The revision results of our study on the theology of medieval women help us understand from a historical point of view the struggle they took up in pursuit of equality and recognition for their art of interpreting God’s action in a deeply patriarchal context. The beguines were laywomen who had become organised into groups to lead a free lifestyle with a deep evangelical commitment, service to the poorest and a life of prayer. They were women who challenged the androcentric models of the time. At the same time, their discourse of God, penned in their writings, annoyed a significant sector of the time’s ecclesiastical authorities. Certain beguine tendencies, their fervent worship, mystical practice of abstinence and their poverty were enough to make them suspicious of heresy (Van Mierlo 1935:col 1344).

Studies made by Tanya feature a detailed profile of the beguines in Paris, their social commitment and their strikingly feminine spirituality (Tanya 2014). The beguines strongly impacted the life of the Church and society in general, according to Connally, as models of Christianity, and virtuosity, freedom, hospitality towards their sisters (Connally 2003).

Their lifestyle seemed scandalous to the Church to the point of being threatened with the suppression of their organisation. The Council of Vienne in 1312 alongside Pope Clemens V determined the prohibition, termination and exclusion of the beguine organisation.

They were free, intelligent, critical and proactive women with excellent inventive skills, leadership within society and an organisational vision that impressed many: ‘The main work of these women consisted of reforming the Church corroded by schisms, sclerosis, and simony, intellectual disenchantment and the restoration of new ways of the Christian’ (Epiney-Burgard & Zum Bum 2008: 16). Some were solvent women who decided to put their material possessions at the service of the poorest as a way to identify with the self-annihilation that Jesus proposes to lead a life of total abandonment for the poor.

It was explicit in their organisation’s rules that they were not nuns. They were free to enter or leave whenever desired: ‘They reserved the rights to private property and worked to support themselves. Since they did not take solemn vows, they were free to leave the association whenever they wished’ (Wade Labarge 2003: 151). This lifestyle was unacceptable to the moment’s ecclesiastical norms because the beguines did not submit to the clergy, nor did they depend on them. Furthermore, they did work for low wages that secured their economic independence and gave them more freedom to live a life of poverty as they perceived (Walter 2001):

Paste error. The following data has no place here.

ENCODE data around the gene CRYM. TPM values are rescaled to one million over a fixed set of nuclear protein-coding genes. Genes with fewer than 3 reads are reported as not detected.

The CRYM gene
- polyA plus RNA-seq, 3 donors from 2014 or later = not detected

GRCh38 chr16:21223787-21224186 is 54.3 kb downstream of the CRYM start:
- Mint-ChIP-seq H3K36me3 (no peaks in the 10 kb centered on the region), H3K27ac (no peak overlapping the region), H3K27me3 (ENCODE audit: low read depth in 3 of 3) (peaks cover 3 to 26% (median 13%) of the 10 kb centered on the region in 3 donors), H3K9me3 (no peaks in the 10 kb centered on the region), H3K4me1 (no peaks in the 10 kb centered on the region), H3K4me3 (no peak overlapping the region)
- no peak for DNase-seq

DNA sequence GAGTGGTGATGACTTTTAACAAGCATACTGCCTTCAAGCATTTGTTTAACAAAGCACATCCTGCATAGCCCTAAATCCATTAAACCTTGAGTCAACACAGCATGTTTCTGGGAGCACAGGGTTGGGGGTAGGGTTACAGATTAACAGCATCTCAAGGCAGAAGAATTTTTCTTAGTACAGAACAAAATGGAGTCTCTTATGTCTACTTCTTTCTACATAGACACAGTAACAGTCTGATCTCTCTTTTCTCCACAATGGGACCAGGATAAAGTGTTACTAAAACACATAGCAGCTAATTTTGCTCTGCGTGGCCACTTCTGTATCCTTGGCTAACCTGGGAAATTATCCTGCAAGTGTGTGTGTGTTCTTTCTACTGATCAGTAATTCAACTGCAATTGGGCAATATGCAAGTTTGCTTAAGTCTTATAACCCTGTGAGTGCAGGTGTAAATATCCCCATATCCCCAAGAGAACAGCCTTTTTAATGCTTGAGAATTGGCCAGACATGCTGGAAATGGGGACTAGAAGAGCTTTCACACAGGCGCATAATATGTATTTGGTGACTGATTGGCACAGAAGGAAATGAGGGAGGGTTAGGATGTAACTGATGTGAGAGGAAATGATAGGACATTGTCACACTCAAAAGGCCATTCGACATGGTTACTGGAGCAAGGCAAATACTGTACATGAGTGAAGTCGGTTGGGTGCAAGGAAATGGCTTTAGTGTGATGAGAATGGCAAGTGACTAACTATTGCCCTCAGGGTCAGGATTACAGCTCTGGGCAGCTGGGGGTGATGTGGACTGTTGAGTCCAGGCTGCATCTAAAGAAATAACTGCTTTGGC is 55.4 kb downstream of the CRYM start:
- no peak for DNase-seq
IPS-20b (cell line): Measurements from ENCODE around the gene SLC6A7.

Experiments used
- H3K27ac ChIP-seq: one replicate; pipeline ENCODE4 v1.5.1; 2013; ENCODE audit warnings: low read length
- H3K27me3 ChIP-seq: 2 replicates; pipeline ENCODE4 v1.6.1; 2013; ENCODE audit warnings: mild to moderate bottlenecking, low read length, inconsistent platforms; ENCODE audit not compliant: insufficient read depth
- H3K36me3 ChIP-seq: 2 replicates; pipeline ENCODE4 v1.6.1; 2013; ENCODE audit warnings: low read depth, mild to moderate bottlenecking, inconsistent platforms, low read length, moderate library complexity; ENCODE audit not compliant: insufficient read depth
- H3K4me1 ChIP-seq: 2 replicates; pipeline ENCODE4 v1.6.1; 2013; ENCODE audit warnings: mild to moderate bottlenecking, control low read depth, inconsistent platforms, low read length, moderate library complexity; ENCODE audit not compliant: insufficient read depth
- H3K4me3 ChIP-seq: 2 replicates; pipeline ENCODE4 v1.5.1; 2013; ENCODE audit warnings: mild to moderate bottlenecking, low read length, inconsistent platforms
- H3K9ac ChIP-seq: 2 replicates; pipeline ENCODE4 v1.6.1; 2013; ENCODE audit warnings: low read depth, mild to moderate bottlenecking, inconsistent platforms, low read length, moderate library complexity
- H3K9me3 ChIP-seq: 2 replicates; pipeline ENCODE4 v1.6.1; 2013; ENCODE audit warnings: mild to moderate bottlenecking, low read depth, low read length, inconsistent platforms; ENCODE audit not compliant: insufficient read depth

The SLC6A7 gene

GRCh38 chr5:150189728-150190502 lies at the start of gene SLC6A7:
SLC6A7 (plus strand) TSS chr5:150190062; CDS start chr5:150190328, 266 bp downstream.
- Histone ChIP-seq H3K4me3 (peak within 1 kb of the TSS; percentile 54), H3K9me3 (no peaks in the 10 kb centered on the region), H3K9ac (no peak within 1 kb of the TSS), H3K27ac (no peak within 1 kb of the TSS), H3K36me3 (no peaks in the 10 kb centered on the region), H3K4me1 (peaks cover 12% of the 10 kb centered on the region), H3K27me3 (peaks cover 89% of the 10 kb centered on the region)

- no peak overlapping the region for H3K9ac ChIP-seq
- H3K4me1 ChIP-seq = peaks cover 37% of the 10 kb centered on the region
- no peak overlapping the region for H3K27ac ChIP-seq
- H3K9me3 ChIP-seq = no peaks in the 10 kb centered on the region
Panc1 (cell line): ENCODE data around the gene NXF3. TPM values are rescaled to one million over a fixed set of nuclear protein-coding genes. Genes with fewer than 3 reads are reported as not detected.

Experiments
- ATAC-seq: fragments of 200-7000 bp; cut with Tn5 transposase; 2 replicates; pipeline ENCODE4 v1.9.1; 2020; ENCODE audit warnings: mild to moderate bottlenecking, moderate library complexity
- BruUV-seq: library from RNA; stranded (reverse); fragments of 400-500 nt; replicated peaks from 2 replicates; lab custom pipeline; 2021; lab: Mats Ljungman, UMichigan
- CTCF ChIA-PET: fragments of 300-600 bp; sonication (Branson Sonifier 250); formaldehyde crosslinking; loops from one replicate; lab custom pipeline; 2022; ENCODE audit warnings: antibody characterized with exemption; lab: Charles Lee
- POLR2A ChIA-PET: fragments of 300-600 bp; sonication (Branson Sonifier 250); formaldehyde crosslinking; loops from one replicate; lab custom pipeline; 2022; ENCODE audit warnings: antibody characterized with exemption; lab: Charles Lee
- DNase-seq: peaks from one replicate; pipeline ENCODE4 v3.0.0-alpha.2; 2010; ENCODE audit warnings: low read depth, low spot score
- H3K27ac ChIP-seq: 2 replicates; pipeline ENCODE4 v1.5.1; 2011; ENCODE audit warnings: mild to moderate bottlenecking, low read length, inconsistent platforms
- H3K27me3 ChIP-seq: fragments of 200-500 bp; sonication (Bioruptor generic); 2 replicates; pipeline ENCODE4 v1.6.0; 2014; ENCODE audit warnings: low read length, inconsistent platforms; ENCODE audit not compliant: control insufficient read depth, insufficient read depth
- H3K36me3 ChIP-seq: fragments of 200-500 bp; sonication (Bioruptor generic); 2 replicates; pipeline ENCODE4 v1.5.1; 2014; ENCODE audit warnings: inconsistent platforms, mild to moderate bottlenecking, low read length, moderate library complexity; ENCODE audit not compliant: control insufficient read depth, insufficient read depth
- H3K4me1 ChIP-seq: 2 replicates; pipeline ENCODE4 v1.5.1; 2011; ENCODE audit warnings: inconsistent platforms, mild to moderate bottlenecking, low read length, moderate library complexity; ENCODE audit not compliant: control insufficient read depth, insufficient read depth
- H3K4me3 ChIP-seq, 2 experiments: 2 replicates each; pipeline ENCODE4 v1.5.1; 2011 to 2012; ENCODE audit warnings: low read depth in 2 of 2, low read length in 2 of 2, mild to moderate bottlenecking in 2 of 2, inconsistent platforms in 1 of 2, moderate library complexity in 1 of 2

The beguines specific understanding of apostolic poverty, for example, entailed that each member was required to earn her keep through low paying work. City governments, aware of the advantages of a local reservoir of cheap non-guild-regulated labor, endowed beguine communities with generous land grants to enlist their services. In some places, such as the city of Herentals, beguines at one point produced no less than 37.6 percent of all linen. (p. 346)

They were made to accept spiritual accompaniment the Church granted to women’s religious communities, Cura Monalium, to validate their lifestyle and submit to control as to other sorts of control over consecrated women (Reindhart 2008:256). In the intellectual ambience, they were women who developed an art to create a theology advocating the knowledge of God parting from a deep experience of encounter with him (McGinn 1998:157). They were experts in the art of interpreting God’s action using allegories based on the style of the great masters. Therefore, they recreated the Sacred Scriptures’ interpretation, so that the imagination, symbols and comparisons play a creative piece between the identical and the diverse, the known and the unknown, repetition and comparison (Mafla Terán, Bernal & Muñoz 2020:1–22).

Who were these mystical women?

They were women who developed an allegoric theology where scripture is reread and updated encouraging further new ways of interpretation. These were audacious women; they profess a critical stance before apparently non-objectable and irrefutable affirmations in theology and magisterium, mostly containing patriarchal discourses and excessive self-reference. Also, they questioned the classist and aristocratic thoughts about humans and, thus, opened a path (from a religious and biblical–theological conception) towards a conception of the person based on their integrity and integrality as well as other considerations in the ideological, political or economic order.